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The City of Sacramento does not have designated areas to legally operate Off-Highway Vehicles (OHVs).  An OHV is any motor vehicle that can be operated off-highway, such as an all-terrain vehicle (ATV), dirt bike, sand rail, recreational utility vehicle (RUV), golf cart, snowmobile, go-cart, jeep, and 4x4.

  California State Parks:  Off-Highway Motor Vehicle Recreation

A Guide to California Off-Highway Vehicle Adventures


According to the State of California, there are a variety of public lands in California open to managed OHV recreation.  Check with your local land management agency regarding legal riding areas and local regulations.  You can ride on your private property or the private property of others with their permission.  There are many privately owned and operated motocross tracks throughout the state.  A list of riding opportunities on public lands is located on the Off-Highway Motor Vehicle Recreation Division website.  You can access the following agencies offering OHV recreation opportunities:

California State Vehicular Recreation Areas (SVRA)

Bureau of Land Management OHV Areas

United States Forest Service OHV Areas

Local Agency OHV Areas in California


 Locations to ride: (Google Maps)

  •  Prairie City
  •  Foresthill
  •  Mammoth Bar
  •  Carnegie
  •  Clay Pit
  •  E Street MX
  •  Stonyford


Laws and Safety Training

California State Laws

Legislative Information

Recreational Off-Highway Vehicle Association (ROHVA)

Safety and Training


Key points to ensure your safety while recreating in the State Vehicular Recreation Areas and on California public lands:

  • Tell a responsible person where you are going (in detail) and when you will return.  Ask that person to notify local law enforcement if you do not return on time.
  • At a minimum, you should consider taking and using the following safety equipment: protective clothing, helmet, goggles, gloves, seat belts (4wd and dune buggies), first-aid kit, map, matches, and signal mirror.  If you own a cellular phone, take it with you.
  • Make sure you have enough fuel (2-cycle oil, if required) and drinking water for the round trip.  Drinking water can be more important than fuel in the desert.
  • When in the desert, consider staying with your vehicle if it is disabled rather than setting off on your own for help.
  • Avoid driving or stopping in tall grass or brush, where natural fuels come in contact with hot vehicle parts.  Stop only in cleared areas.

Practice safe road habits:

  • Drive with courtesy.  Be prepared to yield the right-of-way anytime there is doubt and you can safely do so.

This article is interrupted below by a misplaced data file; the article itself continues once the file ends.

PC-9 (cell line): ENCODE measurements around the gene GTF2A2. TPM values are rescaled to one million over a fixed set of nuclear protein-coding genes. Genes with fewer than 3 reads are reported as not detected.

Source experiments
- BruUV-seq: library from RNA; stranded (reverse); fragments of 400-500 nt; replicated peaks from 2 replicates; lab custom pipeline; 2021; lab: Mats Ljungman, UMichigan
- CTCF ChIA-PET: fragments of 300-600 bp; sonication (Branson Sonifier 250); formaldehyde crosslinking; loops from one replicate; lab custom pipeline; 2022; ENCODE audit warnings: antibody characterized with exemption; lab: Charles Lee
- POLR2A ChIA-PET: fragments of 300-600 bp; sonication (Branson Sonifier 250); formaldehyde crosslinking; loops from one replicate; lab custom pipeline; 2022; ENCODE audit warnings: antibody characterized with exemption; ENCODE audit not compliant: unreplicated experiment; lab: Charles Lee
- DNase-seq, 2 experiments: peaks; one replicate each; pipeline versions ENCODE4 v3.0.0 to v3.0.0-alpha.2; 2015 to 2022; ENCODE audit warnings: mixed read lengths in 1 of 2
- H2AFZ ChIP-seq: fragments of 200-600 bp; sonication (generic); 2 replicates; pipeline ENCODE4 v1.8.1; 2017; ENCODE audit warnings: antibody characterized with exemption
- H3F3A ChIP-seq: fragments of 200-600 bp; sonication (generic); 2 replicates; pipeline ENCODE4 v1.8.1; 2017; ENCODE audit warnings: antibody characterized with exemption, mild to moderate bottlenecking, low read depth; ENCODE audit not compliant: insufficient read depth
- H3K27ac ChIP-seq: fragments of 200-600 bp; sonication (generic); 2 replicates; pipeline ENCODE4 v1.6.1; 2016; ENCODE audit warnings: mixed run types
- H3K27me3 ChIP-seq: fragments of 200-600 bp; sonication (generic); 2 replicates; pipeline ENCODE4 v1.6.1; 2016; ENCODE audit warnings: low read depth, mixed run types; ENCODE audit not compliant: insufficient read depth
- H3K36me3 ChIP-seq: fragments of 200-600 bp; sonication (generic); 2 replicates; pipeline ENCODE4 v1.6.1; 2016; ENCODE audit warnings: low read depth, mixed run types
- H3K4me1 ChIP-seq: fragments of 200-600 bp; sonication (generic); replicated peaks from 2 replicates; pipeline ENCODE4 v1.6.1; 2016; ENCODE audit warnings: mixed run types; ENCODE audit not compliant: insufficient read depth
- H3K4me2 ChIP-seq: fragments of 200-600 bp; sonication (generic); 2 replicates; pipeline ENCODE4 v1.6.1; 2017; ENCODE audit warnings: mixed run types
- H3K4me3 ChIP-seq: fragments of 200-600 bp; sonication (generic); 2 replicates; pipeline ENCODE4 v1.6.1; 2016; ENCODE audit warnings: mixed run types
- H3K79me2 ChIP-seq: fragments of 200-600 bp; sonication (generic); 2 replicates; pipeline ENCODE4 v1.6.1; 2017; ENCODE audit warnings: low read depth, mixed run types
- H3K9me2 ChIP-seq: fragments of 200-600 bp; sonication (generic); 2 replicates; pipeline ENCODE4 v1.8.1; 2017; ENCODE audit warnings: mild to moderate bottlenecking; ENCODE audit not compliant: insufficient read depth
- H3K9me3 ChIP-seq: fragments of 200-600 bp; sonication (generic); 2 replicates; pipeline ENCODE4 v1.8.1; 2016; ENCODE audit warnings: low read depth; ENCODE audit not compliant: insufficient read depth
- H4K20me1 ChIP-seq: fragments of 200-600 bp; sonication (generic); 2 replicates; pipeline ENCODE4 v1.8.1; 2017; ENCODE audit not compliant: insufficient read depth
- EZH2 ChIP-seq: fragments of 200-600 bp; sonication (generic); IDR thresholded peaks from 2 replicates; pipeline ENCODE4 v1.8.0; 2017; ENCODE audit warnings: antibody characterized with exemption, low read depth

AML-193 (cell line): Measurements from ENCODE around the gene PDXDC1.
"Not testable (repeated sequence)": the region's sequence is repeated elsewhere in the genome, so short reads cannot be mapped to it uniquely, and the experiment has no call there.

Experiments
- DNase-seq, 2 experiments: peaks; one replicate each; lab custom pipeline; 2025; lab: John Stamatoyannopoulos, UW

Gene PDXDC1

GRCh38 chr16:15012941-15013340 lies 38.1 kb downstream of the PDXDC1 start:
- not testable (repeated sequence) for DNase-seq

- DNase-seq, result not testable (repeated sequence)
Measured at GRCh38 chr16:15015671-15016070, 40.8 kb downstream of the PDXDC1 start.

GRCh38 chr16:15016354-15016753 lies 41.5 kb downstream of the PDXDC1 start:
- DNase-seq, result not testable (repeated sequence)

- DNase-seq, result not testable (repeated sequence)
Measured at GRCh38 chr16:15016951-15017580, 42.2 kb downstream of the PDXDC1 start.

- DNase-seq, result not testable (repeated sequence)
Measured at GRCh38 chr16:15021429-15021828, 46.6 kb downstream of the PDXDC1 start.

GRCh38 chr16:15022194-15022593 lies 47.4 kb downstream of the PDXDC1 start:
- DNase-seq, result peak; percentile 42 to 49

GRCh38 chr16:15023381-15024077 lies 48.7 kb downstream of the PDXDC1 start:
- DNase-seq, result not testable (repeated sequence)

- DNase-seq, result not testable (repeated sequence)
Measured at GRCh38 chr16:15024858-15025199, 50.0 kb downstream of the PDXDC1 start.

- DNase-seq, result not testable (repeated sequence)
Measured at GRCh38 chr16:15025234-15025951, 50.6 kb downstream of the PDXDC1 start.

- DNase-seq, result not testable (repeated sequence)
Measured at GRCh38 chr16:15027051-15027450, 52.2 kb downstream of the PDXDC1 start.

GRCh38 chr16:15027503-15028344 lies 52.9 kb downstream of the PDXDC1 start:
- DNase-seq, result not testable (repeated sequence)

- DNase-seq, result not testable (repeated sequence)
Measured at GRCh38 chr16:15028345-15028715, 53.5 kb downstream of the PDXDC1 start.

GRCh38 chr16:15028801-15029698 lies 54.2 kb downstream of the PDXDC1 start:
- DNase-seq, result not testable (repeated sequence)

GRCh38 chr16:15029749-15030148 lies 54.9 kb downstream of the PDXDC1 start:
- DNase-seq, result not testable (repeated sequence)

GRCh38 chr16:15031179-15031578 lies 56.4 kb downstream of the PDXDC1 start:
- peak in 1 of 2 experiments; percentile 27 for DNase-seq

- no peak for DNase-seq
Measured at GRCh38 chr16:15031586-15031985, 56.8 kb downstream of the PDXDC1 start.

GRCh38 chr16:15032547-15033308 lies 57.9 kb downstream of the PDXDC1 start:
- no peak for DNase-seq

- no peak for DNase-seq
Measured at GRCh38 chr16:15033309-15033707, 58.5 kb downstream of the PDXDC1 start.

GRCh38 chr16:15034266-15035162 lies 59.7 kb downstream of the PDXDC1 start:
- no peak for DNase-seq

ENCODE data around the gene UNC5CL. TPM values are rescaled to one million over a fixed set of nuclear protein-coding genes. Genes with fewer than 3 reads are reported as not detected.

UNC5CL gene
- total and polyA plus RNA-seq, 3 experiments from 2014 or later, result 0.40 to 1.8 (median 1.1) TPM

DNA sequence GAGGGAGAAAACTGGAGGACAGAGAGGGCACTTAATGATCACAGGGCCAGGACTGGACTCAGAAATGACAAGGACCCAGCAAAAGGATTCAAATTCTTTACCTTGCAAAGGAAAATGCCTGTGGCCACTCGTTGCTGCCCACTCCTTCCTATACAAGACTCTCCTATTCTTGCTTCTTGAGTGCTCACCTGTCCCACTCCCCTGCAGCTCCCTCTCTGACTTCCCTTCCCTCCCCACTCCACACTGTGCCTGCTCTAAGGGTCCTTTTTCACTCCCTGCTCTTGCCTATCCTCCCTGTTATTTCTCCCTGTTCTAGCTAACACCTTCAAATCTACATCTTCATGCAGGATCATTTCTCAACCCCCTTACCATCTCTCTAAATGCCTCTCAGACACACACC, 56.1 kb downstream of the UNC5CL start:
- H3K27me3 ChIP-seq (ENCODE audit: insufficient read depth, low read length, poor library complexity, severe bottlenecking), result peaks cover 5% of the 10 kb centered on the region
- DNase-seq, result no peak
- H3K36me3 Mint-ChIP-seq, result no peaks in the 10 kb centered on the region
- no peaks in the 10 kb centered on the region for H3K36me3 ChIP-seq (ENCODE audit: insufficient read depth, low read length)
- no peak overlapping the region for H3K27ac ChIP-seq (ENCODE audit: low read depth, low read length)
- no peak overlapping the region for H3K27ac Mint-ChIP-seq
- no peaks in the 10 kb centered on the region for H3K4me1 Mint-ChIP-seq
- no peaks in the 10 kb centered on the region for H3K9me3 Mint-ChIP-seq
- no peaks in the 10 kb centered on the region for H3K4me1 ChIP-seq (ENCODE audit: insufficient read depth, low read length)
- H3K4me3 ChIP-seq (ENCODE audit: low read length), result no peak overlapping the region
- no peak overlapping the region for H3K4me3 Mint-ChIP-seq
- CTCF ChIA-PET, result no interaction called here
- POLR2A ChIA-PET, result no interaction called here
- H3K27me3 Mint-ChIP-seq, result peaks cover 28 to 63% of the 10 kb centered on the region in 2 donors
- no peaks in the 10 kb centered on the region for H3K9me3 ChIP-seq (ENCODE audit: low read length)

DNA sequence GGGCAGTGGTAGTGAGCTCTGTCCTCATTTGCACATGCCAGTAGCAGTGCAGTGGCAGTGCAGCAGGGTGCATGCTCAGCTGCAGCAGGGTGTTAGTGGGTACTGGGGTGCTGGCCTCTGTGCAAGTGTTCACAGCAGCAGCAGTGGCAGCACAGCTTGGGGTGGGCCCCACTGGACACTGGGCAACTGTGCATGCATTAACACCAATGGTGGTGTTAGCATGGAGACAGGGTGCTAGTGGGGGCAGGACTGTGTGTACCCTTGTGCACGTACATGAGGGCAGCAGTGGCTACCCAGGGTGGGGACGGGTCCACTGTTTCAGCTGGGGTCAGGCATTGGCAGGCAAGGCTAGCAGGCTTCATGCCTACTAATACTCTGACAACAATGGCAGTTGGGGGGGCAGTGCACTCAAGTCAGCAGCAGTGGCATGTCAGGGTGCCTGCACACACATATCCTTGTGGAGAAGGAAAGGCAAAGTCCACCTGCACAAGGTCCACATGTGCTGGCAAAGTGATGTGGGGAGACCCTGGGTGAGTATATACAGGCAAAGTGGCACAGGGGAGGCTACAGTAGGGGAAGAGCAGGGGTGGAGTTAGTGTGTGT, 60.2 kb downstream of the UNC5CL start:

• Stay to the right side of the road or trails.
  • Approach curves and hill crests with caution.  Assume there are vehicles ahead and slow accordingly.
  • Don't go down a trail you haven't been up first.  If you don't like what you find, you may not be able to go back up.
  • Go with a friend.  Two heads and two vehicles are better than one.
  • Allow extra room and stopping distance when approaching other vehicles, especially vehicles driven by youngsters, who may be less experienced.


Disposal Locations

Scrap Yards (Google Maps)

County Landfill - Requirements:  

  • Proof of ownership (Bill of Sale and Title papers)
  • A Junk Slip is required from the DMV
  • All fluids will need to be removed from vehicle
  • Tires will need to be separated from the rims, and disposed of in the metal and tire bins at the landfill

Permits and Registration

State of California - Department of Motor Vehicles

California Air Resources Board (ARB) established regulations to limit the use of Off-Highway Vehicles (OHVs) that do not meet emission standards applicable for California OHV riding areas. After the regulations were established, ARB and DMV worked together to develop criteria for identifying non-complying OHVs.  OHVs are registered by the Department of Motor Vehicles (DMV). A red or green sticker is issued depending on certain criteria.

OHV Registration

Non-Resident OHV Use Permits


OHV Law Enforcement Grant Application Review

Public Review Begins on OHV Law Enforcement

In response to Public Resource Code Section 5090.61, the City of Sacramento Police Department (SPD) will apply for State grant funding to enhance response levels and patrol methods in remote areas within jurisdiction where the naturally diverse terrain restricts access by traditional means of transportation. The SPD is the primary agency for enforcing OHV laws and laws protecting naturally landscaped city parks, conservation grounds, wildlife, and other undeveloped areas within the city.

Public Review and Comment:

Preliminary Application for review and comment may be found at the California State Parks website . Available for public review and comment from March 6 to April 2, 2017. Comments must be received by April 2nd to be included in the final record.
Questions regarding this project may be directed to Crystal Rivas, Program Analyst, via email at with ‘OHV’ in the subject line.